Download a printable version of this document here

Catalysts are useful tools in organic synthesis as they speed up a chemical reaction without being changed themselves, meaning they can be recovered at the end of the experiment and used again and again.

Catalysts speed up reactions by offering alternative reaction pathways. The energy needed for a reaction to occur is called the activation energy. If this is very high, the reaction requires high temperatures and can be very slow. Take a look at the energy diagram here and think of it as the reaction needing to climb a very steep hill. This is very hard work and the reaction needs to use more energy to get over the top and reach the other side. This is slow work and it can be quite expensive to heat the system sufficiently to give it enough energy.

Uncatalysed reaction
Energy vs reaction coordinate diagram of an uncatalysed reaction, made by Joe Davies

However, if we add a catalyst to this mixture, we can reduce the activation energy needed to complete the reaction.

Catalysed reaction
Energy vs reaction coordinate diagram of a catalysed (red) and uncatalysed (black) reaction, made by Joe Davies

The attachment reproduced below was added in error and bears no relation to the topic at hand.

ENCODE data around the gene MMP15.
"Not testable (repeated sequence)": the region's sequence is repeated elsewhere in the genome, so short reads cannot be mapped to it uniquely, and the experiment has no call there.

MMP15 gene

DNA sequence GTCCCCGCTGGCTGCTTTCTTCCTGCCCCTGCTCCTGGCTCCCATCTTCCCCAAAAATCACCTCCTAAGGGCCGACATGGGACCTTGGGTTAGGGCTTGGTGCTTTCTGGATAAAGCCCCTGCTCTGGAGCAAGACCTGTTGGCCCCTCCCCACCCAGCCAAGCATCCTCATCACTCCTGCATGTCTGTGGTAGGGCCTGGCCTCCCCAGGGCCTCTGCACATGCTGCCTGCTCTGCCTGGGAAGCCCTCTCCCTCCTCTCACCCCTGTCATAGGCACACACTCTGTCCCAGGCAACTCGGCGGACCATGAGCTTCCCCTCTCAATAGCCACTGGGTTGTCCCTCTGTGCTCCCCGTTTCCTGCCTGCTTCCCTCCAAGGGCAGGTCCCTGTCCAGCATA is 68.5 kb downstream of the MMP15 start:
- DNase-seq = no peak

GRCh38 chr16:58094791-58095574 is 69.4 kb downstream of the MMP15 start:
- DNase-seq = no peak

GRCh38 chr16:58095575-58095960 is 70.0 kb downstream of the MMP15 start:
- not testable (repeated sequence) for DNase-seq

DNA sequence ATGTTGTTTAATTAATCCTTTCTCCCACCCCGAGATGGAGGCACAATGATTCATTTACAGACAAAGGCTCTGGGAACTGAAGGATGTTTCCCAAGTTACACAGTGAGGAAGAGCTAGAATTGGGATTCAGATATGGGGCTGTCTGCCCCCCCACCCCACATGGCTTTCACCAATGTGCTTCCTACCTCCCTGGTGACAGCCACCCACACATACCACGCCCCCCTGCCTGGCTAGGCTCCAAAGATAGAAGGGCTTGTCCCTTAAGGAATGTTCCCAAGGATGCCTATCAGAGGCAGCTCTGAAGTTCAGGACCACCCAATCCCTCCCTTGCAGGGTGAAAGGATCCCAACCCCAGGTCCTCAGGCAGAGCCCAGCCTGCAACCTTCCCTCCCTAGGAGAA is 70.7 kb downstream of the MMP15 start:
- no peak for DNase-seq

The catalysed reaction in red has a much lower activation energy than the uncatalysed reaction. Going back to the hill from earlier, adding a catalyst into the mix makes the hike much easier, reducing the height of the hill and requiring less energy. This is great news for chemists because their reactions can happen much quicker under less severe conditions.

The best part is, catalysts are not directly involved in the reaction. As a result, you can reform/recover a catalyst at the end of an experiment, meaning we can keep using them for many different experiments.

Some reagents are sometimes mistakenly labelled as catalysts. An example of this is AlCl₃ which is used in Friedal-Crafts acylation. learn more on this chemBAM webpage; Is that a catalyst – Friedal-Crafts acylation.

Learn more about designing sustainable synthesis here.

Learn more about the chemistry of catalysis here.

Creative Commons License
This work is licensed under a Creative Commons Attribution 4.0 International License.